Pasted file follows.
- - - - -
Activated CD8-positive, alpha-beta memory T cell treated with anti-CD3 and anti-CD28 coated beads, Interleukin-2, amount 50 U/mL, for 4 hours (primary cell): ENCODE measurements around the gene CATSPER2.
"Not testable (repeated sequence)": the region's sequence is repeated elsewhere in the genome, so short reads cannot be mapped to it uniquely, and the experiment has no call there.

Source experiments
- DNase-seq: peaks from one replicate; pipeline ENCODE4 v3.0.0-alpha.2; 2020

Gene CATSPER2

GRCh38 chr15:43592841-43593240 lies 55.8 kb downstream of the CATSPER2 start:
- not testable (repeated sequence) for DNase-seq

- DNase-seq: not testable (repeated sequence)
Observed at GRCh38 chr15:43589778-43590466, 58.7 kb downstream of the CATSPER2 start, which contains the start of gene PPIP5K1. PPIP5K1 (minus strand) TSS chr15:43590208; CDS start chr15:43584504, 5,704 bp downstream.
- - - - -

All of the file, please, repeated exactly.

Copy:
Activated CD8-positive, alpha-beta memory T cell treated with anti-CD3 and anti-CD28 coated beads, Interleukin-2, amount 50 U/mL, for 4 hours (primary cell): ENCODE measurements around the gene CATSPER2.
"Not testable (repeated sequence)": the region's sequence is repeated elsewhere in the genome, so short reads cannot be mapped to it uniquely, and the experiment has no call there.

Source experiments
- DNase-seq: peaks from one replicate; pipeline ENCODE4 v3.0.0-alpha.2; 2020

Gene CATSPER2

GRCh38 chr15:43592841-43593240 lies 55.8 kb downstream of the CATSPER2 start:
- not testable (repeated sequence) for DNase-seq

- DNase-seq: not testable (repeated sequence)
Observed at GRCh38 chr15:43589778-43590466, 58.7 kb downstream of the CATSPER2 start, which contains the start of gene PPIP5K1. PPIP5K1 (minus strand) TSS chr15:43590208; CDS start chr15:43584504, 5,704 bp downstream.